Saturday, April 01, 2006

Sacred Experience

Grandpa Great's Obituary in the Paper.
Copyright © 2006 Barry G. Moses.

I had a sacred experience last week I want to share with you. I know Jesus says to not cast pearls before swine, or give that which is holy to dogs (Matthew 7:6), but I have to believe my words will reach the pure of heart and not just idle passersby. The internet is a big place, and surely some will read this and think I'm foolish for giving so much importance to this simple experience. No matter. Those who see with spiritual eyes will understand.

Exactly one week ago on March 25, I made fire for my uncle's sweat lodge on the Spokane Reservation. My uncle always tells me the ceremony actually begins from the moment we set our intention to visit the lodge. He says the Creator and the spirits take notice when we announce our intention and they make arrangements to meet us and send blessings. "Be mindful," he often says, "Whether you're building the fire, or carrying water, or bringing the rocks; you might get a message in those quiet moments. You might find an answer to prayer."

So I was at the lodge by myself chopping wood and hearing the beautiful sound of birds returning for the springtime season. All the while, I made prayers in my heart.

My uncle keeps a bin filled with old newspapers to help start the fire. I grabbed a handful to place beneath the kindling; I tore the sheets in half, crumpled them into a loose ball, and then placed them at the base of the fire pit. Just then, something caught my eye on one of the newsprint pages; I saw Grandpa Great's face looking back at me. It was only a picture on the printed page, from his obituary appearing in an old edition of the Spokesman Review (he died on October 5, 2005), and yet seeing that picture nearly stopped my heart. Suddenly I felt his presence all around me, as though he were standing with me and holding me in his embrace.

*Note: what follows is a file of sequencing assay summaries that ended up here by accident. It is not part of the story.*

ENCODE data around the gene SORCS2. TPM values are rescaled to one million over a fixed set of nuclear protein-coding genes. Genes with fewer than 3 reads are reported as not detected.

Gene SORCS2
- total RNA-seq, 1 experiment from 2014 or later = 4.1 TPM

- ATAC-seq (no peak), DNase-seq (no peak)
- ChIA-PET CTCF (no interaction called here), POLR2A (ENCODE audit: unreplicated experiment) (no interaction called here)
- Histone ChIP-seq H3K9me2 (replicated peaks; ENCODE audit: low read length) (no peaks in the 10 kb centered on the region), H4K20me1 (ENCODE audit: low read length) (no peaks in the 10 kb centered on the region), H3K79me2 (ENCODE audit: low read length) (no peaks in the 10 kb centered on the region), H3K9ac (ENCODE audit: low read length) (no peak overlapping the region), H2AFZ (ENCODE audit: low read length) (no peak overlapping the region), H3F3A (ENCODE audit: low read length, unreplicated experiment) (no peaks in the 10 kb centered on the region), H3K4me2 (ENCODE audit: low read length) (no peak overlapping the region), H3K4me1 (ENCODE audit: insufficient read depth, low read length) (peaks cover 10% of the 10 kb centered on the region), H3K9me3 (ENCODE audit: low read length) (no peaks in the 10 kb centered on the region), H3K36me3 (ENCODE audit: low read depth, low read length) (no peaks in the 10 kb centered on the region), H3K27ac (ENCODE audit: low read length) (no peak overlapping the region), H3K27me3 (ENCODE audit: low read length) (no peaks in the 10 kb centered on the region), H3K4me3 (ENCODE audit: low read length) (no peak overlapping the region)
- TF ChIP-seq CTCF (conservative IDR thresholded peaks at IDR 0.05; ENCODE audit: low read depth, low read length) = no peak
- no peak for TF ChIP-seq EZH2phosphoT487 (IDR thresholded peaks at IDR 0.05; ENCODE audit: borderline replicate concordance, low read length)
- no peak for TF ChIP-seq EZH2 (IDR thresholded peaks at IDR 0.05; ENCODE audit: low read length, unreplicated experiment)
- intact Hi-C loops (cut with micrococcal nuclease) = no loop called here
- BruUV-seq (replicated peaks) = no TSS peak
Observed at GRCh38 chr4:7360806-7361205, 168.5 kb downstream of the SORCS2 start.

Grandpa Great was such a great example of the LDS faith, and when I left the church, I know it must have hurt his heart. Even still, he always treated me with such genuine love and respect. He never gave the slightest hint of criticism or judgment. In my turn, I loved that man as though he were my own flesh and blood grandfather.

As I stood in that most sacred place, building the fire for our prayers, I felt his spirit all around me. I felt his undying love for me, even though I so often see myself as just the husband of his granddaughter; the "in-law." And yet, by visiting me at my uncle's lodge, I felt like he was telling me the spirit of love transcends all differences of race, ethnicity, religion, social standing, or politics.

His presence washed away all doubt. Standing in the light of his spirit, our differences melt away. In that moment, we stood as one in the presence of the One Greater Than All.

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